If you decide to get involved in online dating, you will have to accept the possibility that you will get rejected at some point. It might happen at the very beginning — someone you message might not bother responding — or it might happen later on, after a few dates.
While rejection can be hard to deal with, clients say that there are things that you can do to make the experience a little less painful.
Firstly, try not to take it too personally; it is important to remember that there are many reasons why someone might decide to end things with you, and whatever their explanation, it does not mean that you are not worthy of affection. More often than not, the person will be rejecting you after just one or two dates, meaning that that they don’t even really know you. As such, the reason behind it may be something quite superficial.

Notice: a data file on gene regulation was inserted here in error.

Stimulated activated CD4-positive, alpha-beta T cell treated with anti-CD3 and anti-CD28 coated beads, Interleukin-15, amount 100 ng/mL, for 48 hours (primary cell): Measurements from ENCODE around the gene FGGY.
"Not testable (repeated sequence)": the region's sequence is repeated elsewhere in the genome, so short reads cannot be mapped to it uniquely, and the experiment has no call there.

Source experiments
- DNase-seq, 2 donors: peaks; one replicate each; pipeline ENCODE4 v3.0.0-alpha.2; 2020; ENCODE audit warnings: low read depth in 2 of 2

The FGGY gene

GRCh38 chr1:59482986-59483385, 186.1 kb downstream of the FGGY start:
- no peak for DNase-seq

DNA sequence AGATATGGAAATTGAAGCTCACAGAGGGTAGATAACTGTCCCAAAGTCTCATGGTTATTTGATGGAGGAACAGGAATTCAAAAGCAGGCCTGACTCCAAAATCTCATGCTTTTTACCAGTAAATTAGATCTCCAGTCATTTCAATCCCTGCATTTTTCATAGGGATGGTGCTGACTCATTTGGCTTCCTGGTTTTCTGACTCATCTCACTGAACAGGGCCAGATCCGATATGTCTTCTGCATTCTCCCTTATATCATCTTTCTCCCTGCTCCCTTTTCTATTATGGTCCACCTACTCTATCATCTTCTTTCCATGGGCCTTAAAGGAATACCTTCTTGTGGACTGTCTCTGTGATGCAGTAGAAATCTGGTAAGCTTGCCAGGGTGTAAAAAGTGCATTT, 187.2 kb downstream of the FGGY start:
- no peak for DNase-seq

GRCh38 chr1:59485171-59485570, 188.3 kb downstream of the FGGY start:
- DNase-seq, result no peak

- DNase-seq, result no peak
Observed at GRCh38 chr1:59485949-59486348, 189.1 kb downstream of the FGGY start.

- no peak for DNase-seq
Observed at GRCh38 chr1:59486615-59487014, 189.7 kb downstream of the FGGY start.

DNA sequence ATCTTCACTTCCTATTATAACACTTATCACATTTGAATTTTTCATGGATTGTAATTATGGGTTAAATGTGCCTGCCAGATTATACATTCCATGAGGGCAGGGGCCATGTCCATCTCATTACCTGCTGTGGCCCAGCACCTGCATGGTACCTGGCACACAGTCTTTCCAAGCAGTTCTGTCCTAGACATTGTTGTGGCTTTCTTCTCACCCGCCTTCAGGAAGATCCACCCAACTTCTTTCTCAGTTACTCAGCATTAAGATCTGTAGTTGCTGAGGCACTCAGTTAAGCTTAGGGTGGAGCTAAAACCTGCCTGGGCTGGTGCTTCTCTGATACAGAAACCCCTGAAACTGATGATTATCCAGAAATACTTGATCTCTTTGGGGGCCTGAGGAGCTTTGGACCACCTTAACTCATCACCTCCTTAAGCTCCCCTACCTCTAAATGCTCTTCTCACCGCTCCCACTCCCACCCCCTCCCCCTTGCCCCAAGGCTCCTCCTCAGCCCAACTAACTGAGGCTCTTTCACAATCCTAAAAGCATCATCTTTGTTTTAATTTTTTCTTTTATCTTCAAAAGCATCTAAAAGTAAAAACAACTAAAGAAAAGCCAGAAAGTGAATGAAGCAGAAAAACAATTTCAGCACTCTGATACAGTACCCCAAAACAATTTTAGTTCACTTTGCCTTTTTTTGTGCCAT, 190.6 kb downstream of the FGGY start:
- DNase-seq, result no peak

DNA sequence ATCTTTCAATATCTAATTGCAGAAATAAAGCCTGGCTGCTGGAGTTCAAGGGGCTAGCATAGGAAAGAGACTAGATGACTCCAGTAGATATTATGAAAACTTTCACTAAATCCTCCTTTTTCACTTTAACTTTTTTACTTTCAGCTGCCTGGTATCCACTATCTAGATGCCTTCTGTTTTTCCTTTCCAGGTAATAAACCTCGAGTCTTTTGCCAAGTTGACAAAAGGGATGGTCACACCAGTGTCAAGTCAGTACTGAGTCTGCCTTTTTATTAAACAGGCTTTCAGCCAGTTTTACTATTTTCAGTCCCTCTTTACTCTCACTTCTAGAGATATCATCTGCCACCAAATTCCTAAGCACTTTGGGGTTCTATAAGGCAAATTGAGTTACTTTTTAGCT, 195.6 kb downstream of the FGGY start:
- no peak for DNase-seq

After experiencing rejection more than once, it’s easy to generalize and assume that everyone you approach on a dating site will turn you down. However, online dating customers point out that this is not a fair assumption to make; everyone is different, and just because one person decided you is not right for them, doesn’t mean that everyone else will think the same. On a similar note, it is vital to remain positive and hopeful; maintaining a good attitude will make any rejection you face that much easier to handle.
Once you have found out that someone is no longer interested in speaking to you, make sure that you move on as quickly as you can. Spending time analyzing what went wrong, feeling sorry for yourself and retreating from the dating scene is not helpful and will ultimately just make you feel worse. Make an effort to speak to new people on the dating website and try to let go of any sadness or resentment you felt. I’ve found that this How Stuff Works article in their Health area is quite informative.
Dating clients also note that you should not try to stay in touch with someone, if they have made it clear that they really are not interested. For the sake of your own of self-respect and dignity, forget about them. Questioning their decision to end things is unlikely to result in them changing their mind, and will only make you feel worse about the situation.